Ghanaian ‘lone wolves’ recruited into Boko Haram
A number of Ghanaian nationals have offered themselves to train and be recruited into terror groups in the West African sub-region including the dreaded Boko Haram in north-eastern Nigeria.
According to Islamic political analyst, Irbard Ibrahim, these “religiously zealous” individuals appear prepared to commit violent acts in support of the ideology of the terrorist groups although they may not necessarily require material assistance from those militant groups to carry out attacks.
The International Relations and Security Expert made the revelation on the Super Morning Show on Joy FM, Wednesday, December 10, 2014 while discussing Ghana’s preparedness to deal with issues relating to internal security as well as terrorism.
He described the recruits as “lone wolves” who are ready to respond to recruitment drives of the terrorist groups, whom he said are looking for “anybody that can beat security checks and detonate where they would want to detonate”.
However, the Ghanaian security agencies have their eyes fixed on the activities and movements of such persons, Irbard assured.
“Our security services have been able to nab a few people who have actually acted as lone wolves who have travelled to north-east of Nigeria to train [with Boko Haram]…But our security systems have got tabs on them and they are monitoring their movements and all that.”
He observed that human rights abuses on the part of security personnel, meted out on some individuals who belong to “fringe groups”, mostly provide the impetus for terrorism. He said such individuals require two key factors- funding and motivation- to “stand up against the status quo.”
“There is nothing that makes people rally round terrorism than infringement on human rights…heavy-handedness always evolves the needed invocation of terrorist activities.”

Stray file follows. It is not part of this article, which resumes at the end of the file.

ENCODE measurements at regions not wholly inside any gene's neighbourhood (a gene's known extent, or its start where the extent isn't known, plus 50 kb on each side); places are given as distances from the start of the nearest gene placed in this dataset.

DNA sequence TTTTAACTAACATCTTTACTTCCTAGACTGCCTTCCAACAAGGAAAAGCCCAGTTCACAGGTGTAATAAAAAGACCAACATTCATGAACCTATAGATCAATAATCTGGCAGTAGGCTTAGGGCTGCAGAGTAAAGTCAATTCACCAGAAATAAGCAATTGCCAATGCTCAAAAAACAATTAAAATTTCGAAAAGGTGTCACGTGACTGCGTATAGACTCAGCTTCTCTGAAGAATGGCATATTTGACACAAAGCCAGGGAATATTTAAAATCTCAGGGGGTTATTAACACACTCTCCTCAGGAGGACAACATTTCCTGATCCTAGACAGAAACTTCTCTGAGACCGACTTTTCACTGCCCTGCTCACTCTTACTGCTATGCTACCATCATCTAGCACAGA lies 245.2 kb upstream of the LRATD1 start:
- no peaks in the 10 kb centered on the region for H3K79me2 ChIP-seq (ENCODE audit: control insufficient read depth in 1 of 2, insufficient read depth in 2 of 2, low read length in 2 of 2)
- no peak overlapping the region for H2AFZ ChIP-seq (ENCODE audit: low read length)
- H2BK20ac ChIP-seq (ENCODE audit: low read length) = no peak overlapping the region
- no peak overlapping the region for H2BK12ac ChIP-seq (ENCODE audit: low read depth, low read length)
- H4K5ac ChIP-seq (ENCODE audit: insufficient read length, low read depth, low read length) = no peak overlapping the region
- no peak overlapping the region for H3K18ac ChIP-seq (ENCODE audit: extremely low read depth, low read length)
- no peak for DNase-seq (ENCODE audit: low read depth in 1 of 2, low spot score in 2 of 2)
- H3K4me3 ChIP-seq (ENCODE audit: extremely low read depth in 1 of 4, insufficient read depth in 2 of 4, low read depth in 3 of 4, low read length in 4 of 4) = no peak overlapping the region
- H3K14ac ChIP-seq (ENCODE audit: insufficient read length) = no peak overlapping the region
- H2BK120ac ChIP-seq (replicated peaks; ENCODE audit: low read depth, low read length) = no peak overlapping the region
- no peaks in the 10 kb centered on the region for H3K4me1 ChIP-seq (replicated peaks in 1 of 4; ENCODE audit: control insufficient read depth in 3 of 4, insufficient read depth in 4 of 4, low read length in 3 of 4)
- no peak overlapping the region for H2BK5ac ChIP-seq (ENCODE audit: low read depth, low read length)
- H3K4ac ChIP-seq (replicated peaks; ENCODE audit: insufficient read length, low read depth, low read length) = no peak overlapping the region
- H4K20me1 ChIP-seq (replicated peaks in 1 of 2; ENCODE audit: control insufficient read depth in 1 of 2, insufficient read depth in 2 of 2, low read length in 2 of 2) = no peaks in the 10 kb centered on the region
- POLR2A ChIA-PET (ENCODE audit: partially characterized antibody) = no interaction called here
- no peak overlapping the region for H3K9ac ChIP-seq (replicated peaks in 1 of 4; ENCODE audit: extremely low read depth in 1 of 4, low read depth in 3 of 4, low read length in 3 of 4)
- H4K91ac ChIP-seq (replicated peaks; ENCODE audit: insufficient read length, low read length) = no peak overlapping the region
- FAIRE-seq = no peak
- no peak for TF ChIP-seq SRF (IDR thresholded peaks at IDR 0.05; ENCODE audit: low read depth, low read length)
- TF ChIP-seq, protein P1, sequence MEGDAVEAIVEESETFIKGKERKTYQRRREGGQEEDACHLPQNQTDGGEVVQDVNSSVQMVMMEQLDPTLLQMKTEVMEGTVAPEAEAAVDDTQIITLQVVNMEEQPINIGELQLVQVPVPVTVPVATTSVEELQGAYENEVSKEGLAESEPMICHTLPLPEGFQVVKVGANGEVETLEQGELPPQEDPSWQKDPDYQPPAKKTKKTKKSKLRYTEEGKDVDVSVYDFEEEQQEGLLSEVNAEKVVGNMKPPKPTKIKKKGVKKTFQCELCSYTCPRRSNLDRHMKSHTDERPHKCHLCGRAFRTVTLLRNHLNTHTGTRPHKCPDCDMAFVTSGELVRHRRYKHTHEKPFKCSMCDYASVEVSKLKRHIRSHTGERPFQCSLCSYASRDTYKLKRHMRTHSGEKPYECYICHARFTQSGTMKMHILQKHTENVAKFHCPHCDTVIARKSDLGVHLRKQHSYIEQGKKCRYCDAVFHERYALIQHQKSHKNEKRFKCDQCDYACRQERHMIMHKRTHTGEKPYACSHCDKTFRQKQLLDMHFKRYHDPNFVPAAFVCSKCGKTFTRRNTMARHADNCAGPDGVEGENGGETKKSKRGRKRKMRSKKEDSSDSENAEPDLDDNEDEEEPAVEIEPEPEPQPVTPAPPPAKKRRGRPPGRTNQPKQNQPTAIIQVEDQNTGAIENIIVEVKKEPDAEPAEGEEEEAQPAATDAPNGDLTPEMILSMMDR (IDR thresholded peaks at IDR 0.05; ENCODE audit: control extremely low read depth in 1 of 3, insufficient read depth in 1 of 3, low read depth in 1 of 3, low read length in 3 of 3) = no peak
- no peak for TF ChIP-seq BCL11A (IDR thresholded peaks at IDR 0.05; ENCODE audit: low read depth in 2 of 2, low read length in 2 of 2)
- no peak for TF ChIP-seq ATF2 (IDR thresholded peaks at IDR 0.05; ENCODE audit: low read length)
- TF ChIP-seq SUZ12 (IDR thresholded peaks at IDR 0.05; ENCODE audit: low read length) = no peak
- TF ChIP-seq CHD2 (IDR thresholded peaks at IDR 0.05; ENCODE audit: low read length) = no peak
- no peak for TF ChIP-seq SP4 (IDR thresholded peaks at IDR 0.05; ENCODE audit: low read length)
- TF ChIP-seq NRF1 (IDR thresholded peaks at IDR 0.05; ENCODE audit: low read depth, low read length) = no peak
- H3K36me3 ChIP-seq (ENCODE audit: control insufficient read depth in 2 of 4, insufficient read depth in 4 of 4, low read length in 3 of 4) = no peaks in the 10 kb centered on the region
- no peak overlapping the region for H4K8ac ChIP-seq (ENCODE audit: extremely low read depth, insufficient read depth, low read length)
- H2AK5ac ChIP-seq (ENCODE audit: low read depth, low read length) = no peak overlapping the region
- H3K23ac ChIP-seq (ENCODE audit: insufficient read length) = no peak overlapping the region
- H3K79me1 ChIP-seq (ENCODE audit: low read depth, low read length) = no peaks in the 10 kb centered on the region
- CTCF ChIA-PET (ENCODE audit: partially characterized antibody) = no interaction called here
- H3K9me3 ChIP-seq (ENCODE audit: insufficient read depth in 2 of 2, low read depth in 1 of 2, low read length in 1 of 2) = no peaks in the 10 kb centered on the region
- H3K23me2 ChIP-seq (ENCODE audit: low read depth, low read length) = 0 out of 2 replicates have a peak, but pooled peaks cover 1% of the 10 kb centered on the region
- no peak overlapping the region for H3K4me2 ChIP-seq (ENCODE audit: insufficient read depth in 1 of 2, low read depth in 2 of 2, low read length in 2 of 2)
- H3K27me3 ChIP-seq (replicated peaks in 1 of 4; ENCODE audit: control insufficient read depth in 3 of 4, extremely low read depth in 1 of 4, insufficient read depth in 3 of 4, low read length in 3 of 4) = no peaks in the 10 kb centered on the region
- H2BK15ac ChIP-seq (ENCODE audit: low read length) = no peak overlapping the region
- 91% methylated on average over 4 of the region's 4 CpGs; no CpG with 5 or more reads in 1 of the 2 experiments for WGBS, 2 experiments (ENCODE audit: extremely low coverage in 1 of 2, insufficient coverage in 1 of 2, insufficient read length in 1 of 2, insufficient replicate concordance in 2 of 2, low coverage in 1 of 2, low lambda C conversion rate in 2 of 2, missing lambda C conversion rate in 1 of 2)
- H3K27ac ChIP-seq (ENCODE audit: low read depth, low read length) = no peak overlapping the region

Ghana, “useful target”
Contributing to the discussion via the telephone, the Head of Research at the Kofi Annan Peace Keeping Training Centre, Dr Emmanuel Kwesi Aning says Ghana could become a ‘useful target’ for terror groups purely for propaganda purposes on account of the country’s taking a strong position against their activities in the sub-region and on the continent as whole.
Dr Aning is convinced the security systems are high on the alert and have the capacity to respond and counter potential attacks.
But the security analyst cautioned against any slip on the part of the security agencies that will see the groups gain an upper hand and launch attacks.
“For our own reputational purposes and for the international counter-terrorism strategies to be able to be effective, particularly on this continent and West Africa, Ghana must under no circumstances experience a terrorist attack in which our responses are then perceived by our partners to be ineffective.
He advised that: “It’s of crucial importance that as part of the preventive measures, that our investigative, prosecutorial and adjudication units related to terrorism cases or potential incidents are strengthened [and] funded to ensure we send a clear signal to our partners…that we are prepared and we have the capability to respond.”
These he said should be achieved through enhanced collaboration with the country’s neighbours through information sharing on terrorist activities.
“We need better international collaboration with our neighbours and better exchange of information predicated on trust and a certain level of secrecy,” he stressed.